History & Mission

The roots of the W.E. Upjohn Institute for Employment Research trace back to the depths of the Great Depression.

It was 1932 when Dr. W. E. Upjohn, founder of The Upjohn Company, embarked on a grand experiment of providing land for displaced workers in the community so they could plant a garden or work on the company’s farm co-op to provide for themselves and their families. 

Six weeks before his death, Dr. Upjohn (1852–1932) created the W.E. Upjohn Unemployment Trustee Corporation to support the initiative. 

Three years later, federal legislation established the Unemployment Insurance System, which replaced the land with cash assistance as a social safety net for displaced workers. The Trustee Corporation, after consultation with national research and policy experts, created on July 1, 1945 what is today the W. E. Upjohn Institute for Employment Research, a nonpartisan, not-for-profit research organization.

Today, nearly 85 years since the inception of the Trustee Corporation, the Institute continues to fulfill Dr. Upjohn’s original mission of researching the causes and consequences of unemployment, experimenting with innovative ways to help the unemployed, and disseminating research findings. Its in-house staff of researchers, complemented by grants to outside experts, analyzes a host of policy-relevant employment issues. As a modern-day equivalent of the “farm” experiment, the Institute’s Employment Management Services Division strategically plans and administers the delivery of federal- and state-funded workforce programs for the region. The Institute also disseminates the research findings from its internally generated and externally supported projects through the publication of books, newsletters, working papers, and web postings.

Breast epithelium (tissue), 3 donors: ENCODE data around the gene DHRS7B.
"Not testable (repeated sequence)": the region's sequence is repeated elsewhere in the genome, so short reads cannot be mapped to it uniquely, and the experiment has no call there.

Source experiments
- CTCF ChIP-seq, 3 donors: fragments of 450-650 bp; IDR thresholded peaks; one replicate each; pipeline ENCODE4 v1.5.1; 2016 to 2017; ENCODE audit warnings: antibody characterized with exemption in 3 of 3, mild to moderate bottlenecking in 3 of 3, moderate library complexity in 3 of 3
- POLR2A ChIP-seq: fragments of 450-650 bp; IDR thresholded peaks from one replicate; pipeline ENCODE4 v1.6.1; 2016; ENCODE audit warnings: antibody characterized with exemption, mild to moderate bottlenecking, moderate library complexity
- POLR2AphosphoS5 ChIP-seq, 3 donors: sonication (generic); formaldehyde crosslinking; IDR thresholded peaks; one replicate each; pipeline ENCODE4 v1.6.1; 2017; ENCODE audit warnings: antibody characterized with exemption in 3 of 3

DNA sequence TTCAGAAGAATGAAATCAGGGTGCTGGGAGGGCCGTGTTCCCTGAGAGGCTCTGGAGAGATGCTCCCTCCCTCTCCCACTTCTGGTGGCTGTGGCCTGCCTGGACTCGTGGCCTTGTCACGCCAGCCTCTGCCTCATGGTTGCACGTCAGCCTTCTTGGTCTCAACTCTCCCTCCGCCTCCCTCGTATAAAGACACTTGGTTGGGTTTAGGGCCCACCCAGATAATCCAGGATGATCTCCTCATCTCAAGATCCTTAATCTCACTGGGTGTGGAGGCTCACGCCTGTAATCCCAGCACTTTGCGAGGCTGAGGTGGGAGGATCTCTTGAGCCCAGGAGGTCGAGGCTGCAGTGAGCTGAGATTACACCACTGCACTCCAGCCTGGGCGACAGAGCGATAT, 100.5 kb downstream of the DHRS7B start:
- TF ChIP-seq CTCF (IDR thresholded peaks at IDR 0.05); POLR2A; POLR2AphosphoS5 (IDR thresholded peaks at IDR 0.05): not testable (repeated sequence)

Dr. Upjohn’s generous gift in creating the Trustee Corporation has provided the primary financial means to support the Institute’s activities. The endowment provides the Institute with unique opportunities of long-term sustainability, consistency in purpose, and the freedom to research issues and experiment with innovative approaches it deems most pertinent to its mission.